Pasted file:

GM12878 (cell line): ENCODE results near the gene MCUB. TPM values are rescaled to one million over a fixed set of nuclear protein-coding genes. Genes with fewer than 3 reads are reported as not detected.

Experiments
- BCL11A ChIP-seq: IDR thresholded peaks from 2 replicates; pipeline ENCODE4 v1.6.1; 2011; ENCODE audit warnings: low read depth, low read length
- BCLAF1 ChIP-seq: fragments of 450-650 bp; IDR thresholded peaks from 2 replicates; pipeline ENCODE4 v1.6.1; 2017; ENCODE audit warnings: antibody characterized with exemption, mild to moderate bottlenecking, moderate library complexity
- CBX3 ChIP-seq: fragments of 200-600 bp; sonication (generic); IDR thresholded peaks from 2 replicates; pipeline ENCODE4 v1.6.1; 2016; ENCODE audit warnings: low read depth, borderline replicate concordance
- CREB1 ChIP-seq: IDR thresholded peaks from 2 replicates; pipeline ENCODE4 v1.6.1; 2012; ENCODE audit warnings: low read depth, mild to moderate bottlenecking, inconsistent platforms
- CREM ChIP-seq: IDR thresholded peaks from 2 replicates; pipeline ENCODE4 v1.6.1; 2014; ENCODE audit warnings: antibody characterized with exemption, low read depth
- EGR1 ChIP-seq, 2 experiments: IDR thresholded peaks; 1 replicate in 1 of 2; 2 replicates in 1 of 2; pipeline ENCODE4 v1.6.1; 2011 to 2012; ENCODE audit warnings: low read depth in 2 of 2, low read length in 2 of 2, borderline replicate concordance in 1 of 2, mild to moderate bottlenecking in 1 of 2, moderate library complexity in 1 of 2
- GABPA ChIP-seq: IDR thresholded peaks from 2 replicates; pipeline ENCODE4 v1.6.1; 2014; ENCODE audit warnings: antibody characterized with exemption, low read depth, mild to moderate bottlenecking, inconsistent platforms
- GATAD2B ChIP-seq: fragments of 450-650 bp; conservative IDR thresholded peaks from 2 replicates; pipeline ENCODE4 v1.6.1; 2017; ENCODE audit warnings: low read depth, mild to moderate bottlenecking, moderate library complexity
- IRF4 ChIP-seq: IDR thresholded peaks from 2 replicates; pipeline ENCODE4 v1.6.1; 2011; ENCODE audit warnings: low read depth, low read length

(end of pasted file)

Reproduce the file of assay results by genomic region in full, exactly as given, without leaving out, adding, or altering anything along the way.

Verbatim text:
GM12878 (cell line): ENCODE results near the gene MCUB. TPM values are rescaled to one million over a fixed set of nuclear protein-coding genes. Genes with fewer than 3 reads are reported as not detected.

Experiments
- BCL11A ChIP-seq: IDR thresholded peaks from 2 replicates; pipeline ENCODE4 v1.6.1; 2011; ENCODE audit warnings: low read depth, low read length
- BCLAF1 ChIP-seq: fragments of 450-650 bp; IDR thresholded peaks from 2 replicates; pipeline ENCODE4 v1.6.1; 2017; ENCODE audit warnings: antibody characterized with exemption, mild to moderate bottlenecking, moderate library complexity
- CBX3 ChIP-seq: fragments of 200-600 bp; sonication (generic); IDR thresholded peaks from 2 replicates; pipeline ENCODE4 v1.6.1; 2016; ENCODE audit warnings: low read depth, borderline replicate concordance
- CREB1 ChIP-seq: IDR thresholded peaks from 2 replicates; pipeline ENCODE4 v1.6.1; 2012; ENCODE audit warnings: low read depth, mild to moderate bottlenecking, inconsistent platforms
- CREM ChIP-seq: IDR thresholded peaks from 2 replicates; pipeline ENCODE4 v1.6.1; 2014; ENCODE audit warnings: antibody characterized with exemption, low read depth
- EGR1 ChIP-seq, 2 experiments: IDR thresholded peaks; 1 replicate in 1 of 2; 2 replicates in 1 of 2; pipeline ENCODE4 v1.6.1; 2011 to 2012; ENCODE audit warnings: low read depth in 2 of 2, low read length in 2 of 2, borderline replicate concordance in 1 of 2, mild to moderate bottlenecking in 1 of 2, moderate library complexity in 1 of 2
- GABPA ChIP-seq: IDR thresholded peaks from 2 replicates; pipeline ENCODE4 v1.6.1; 2014; ENCODE audit warnings: antibody characterized with exemption, low read depth, mild to moderate bottlenecking, inconsistent platforms
- GATAD2B ChIP-seq: fragments of 450-650 bp; conservative IDR thresholded peaks from 2 replicates; pipeline ENCODE4 v1.6.1; 2017; ENCODE audit warnings: low read depth, mild to moderate bottlenecking, moderate library complexity
- IRF4 ChIP-seq: IDR thresholded peaks from 2 replicates; pipeline ENCODE4 v1.6.1; 2011; ENCODE audit warnings: low read depth, low read length